- Sibelius workshop for teachers June 1 in South Africa
- New and updated plug-ins, part 1
- Setting up Vienna Ensemble Pro 5 with Sibelius 7
- 2 new plug-ins: Retract Line Ends and Replace Symbol
- Joseph Trapanese scores “Oblivion” in Sibelius
- Scorch updated for compatibility with Chrome for Windows
- Read the friendly manual
- Making 2-up PDFs in Sibelius 7
- 5 plug-ins to help with proof-reading
- New plug-in: Rhythm Paste
Optimized for single monitor use—only in Sibelius
Your workspace, your way
Sibelius has always tried to act as an intelligent assistant, taking the drudgery out of your work. Sibelius 7 now remembers exactly what you were doing the last time you worked on your score, restoring not only the zoom level and showing you where in your score you were working, but also the document tabs, window sizes and positions, view options, and more.
And of course, you have complete control over your working environment, with comprehensive options to determine exactly how Sibelius should set itself up for new and existing scores.
Full screen for full speed ahead—only in Sibelius
Sibelius for Windows has always included a full-screen mode that hides the Windows taskbar, the menu bar, and devotes as much of your screen display as possible to your music.
Now, for the first time, Mac users can experience the power of full-screen display in Sibelius 7.
Without distractions from other applications, you’ll find the Sibelius 7 full-screen mode to be a more immersive working environment—this really is virtual manuscript paper.
Whether it’s the brand new Mixer, the beautiful on-screen Keyboard and Fretboard panels, or the Ideas panel, you no longer have to compromise between obscuring your score and showing the windows you need. Sibelius panels are now dockable, so you can arrange them around the edges of your screen, without obscuring the music itself.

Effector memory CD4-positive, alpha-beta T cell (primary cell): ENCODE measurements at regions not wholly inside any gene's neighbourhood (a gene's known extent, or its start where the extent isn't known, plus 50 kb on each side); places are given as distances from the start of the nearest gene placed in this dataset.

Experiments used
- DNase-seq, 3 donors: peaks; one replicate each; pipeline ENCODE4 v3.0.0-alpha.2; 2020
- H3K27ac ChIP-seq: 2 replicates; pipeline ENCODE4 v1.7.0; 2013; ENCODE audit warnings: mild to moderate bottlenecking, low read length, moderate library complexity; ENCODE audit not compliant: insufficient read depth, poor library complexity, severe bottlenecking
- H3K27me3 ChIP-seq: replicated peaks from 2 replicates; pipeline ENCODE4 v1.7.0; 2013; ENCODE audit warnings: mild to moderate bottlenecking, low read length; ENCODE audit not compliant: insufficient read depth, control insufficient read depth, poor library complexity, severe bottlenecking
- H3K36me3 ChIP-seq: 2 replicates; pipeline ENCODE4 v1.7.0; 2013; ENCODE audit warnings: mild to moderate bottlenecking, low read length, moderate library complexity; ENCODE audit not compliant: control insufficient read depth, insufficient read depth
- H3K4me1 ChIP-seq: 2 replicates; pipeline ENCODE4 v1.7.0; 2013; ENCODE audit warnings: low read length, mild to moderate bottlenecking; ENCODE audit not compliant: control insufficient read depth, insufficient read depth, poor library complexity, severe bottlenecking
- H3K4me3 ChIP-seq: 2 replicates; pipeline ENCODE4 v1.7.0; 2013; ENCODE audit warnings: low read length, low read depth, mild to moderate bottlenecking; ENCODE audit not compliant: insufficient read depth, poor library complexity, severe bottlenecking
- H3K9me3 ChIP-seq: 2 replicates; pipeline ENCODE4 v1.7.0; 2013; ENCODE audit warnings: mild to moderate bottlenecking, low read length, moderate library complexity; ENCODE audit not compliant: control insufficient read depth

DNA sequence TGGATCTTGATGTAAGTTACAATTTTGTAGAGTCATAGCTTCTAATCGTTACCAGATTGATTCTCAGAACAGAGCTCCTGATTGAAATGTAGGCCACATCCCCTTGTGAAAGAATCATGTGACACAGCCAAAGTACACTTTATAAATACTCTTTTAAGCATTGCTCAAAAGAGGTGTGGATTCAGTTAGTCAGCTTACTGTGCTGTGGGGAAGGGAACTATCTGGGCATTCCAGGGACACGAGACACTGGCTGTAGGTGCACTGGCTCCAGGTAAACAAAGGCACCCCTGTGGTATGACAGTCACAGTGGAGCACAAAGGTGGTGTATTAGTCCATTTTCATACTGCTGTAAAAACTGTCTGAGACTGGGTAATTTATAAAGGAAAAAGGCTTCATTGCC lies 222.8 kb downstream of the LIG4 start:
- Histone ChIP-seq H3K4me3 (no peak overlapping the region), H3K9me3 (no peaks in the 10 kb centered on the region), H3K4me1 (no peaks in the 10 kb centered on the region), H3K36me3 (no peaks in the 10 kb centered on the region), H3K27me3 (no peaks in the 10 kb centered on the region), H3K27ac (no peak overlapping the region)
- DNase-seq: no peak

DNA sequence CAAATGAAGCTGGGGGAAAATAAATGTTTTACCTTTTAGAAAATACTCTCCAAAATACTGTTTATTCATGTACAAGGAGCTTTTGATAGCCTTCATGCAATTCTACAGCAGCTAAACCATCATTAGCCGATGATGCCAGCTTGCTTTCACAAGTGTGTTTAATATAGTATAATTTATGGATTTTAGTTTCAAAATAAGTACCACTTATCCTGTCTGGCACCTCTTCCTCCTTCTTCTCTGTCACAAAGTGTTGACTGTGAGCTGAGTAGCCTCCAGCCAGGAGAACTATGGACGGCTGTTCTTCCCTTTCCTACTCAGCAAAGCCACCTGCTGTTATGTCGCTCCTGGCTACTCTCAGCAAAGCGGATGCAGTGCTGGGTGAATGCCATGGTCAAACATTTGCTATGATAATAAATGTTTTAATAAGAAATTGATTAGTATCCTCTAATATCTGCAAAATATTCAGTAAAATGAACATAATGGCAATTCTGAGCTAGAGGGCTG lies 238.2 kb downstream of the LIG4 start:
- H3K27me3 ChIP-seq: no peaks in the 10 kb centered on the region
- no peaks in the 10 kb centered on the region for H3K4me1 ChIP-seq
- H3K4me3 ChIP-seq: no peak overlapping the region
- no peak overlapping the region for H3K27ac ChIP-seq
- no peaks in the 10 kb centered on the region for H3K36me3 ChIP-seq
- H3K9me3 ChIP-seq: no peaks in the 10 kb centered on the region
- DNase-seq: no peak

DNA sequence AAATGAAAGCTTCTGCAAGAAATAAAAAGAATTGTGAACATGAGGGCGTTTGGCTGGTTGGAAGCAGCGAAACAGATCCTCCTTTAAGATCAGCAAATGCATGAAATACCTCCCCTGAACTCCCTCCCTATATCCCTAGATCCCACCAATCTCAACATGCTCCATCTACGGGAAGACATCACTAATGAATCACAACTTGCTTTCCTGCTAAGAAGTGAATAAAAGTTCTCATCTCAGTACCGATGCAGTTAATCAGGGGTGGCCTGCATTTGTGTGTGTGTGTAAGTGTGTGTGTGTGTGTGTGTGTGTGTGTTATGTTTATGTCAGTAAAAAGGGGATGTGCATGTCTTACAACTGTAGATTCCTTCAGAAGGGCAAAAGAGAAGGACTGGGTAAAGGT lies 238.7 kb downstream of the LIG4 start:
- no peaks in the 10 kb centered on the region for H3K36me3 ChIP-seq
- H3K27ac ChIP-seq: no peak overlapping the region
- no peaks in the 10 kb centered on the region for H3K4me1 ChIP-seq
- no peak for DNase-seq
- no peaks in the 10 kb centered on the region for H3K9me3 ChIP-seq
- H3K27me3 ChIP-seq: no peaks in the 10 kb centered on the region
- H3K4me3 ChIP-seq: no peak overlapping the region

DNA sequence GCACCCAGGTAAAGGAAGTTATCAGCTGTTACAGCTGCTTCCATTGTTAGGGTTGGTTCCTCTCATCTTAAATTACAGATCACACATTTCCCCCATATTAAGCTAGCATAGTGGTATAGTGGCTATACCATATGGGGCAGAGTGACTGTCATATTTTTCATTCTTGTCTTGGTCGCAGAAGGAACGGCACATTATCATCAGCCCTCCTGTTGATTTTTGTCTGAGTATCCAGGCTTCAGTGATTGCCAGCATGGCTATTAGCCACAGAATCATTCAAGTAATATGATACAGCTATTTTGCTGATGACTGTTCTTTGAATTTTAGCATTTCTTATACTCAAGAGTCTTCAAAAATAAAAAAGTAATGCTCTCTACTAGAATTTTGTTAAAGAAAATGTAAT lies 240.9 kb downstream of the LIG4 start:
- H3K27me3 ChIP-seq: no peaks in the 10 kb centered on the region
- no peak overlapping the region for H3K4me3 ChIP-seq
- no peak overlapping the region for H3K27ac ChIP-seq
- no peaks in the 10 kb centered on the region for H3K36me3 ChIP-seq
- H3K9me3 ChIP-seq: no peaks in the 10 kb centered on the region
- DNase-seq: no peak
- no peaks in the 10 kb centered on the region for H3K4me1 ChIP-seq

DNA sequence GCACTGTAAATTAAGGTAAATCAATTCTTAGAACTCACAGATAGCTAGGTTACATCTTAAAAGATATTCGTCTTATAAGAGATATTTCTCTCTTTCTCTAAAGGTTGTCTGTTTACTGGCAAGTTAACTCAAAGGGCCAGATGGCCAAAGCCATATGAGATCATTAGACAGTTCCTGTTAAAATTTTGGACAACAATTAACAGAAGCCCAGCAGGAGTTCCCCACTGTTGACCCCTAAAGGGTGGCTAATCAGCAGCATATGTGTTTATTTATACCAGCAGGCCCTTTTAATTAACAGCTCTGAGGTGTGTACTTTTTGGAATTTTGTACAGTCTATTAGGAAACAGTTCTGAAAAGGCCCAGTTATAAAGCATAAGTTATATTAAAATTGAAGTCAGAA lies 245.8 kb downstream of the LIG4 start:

You can also summon or dismiss all of the panels with a single click, to allow you to focus fully on the printed page at any time.
Sibelius 7 features a redesigned Mixer that employs vertical faders, just like a real mixing desk. By default, the Mixer is docked at the bottom of your screen, and shows just the faders for volume. Make it a little taller, and pan and solo/mute controls appear. Make it even taller and you’ll see advanced options for changing playback device, channel, and sound. Expand it fully to get controls for integrated effects and FX signal buses. Then hide it again by pressing a single key.
For advanced control over the appearance and playback properties of objects, summon the Inspector using its keyboard shortcut. A floating window appears, showing only the controls that are relevant to the selected objects, allowing you to quickly make adjustments using the keyboard. Once you’re done, hit Return, and the Inspector disappears.
If you wish, you can pin the Inspector so that it is visible at all times. It intelligently updates as the selection changes, only showing you relevant controls. You get more of what you need, and nothing that you don’t.